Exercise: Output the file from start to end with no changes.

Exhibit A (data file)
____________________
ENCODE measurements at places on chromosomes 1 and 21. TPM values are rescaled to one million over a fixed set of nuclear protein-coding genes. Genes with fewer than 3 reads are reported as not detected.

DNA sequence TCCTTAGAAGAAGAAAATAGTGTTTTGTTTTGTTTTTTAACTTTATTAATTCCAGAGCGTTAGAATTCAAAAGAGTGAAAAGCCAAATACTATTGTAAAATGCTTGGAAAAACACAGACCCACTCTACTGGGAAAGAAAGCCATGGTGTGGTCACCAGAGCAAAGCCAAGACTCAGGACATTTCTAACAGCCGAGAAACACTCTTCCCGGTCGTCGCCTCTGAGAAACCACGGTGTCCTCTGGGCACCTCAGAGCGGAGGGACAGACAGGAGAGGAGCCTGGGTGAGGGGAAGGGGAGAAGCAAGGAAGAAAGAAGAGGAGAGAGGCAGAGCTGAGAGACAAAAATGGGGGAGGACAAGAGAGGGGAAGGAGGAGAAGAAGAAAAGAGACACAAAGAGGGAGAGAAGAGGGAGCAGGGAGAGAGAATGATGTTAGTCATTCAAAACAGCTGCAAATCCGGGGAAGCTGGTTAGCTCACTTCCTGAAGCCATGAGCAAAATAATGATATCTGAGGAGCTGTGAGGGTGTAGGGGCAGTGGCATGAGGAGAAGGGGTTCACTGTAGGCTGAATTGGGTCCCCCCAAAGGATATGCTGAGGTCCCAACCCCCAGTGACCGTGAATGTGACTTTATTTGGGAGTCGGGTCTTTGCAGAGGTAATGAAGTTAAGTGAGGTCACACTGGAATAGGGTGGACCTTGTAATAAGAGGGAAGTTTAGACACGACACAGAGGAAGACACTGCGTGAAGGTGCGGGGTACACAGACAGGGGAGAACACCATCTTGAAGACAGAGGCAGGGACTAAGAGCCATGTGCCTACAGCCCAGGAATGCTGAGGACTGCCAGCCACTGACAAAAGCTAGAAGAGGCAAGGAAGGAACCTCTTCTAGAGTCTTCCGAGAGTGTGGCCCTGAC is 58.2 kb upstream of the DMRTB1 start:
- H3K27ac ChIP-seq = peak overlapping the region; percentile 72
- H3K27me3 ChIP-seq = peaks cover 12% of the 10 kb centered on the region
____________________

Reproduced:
ENCODE measurements at places on chromosomes 1 and 21. TPM values are rescaled to one million over a fixed set of nuclear protein-coding genes. Genes with fewer than 3 reads are reported as not detected.

DNA sequence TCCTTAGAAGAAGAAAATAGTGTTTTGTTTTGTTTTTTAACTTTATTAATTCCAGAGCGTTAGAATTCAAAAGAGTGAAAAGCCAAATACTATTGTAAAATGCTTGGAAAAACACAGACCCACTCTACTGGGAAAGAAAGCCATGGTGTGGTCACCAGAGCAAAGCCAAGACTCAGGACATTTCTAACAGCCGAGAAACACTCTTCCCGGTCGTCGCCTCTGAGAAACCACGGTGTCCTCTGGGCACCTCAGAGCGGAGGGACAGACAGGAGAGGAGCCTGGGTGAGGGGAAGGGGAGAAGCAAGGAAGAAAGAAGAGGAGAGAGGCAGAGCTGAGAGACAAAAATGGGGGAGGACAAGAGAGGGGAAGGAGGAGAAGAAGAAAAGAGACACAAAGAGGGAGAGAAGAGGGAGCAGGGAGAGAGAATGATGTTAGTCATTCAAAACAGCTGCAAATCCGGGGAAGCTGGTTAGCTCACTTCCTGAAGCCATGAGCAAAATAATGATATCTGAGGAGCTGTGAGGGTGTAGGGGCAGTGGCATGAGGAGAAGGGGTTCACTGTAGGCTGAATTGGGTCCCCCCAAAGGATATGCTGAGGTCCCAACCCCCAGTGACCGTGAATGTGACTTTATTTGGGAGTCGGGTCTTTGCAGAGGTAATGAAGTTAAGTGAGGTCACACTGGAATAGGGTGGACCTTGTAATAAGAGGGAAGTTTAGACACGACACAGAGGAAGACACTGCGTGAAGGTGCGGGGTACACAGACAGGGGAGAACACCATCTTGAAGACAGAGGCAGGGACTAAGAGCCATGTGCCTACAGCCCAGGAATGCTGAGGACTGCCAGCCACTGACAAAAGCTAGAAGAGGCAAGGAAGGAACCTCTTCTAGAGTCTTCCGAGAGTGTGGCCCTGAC is 58.2 kb upstream of the DMRTB1 start:
- H3K27ac ChIP-seq = peak overlapping the region; percentile 72
- H3K27me3 ChIP-seq = peaks cover 12% of the 10 kb centered on the region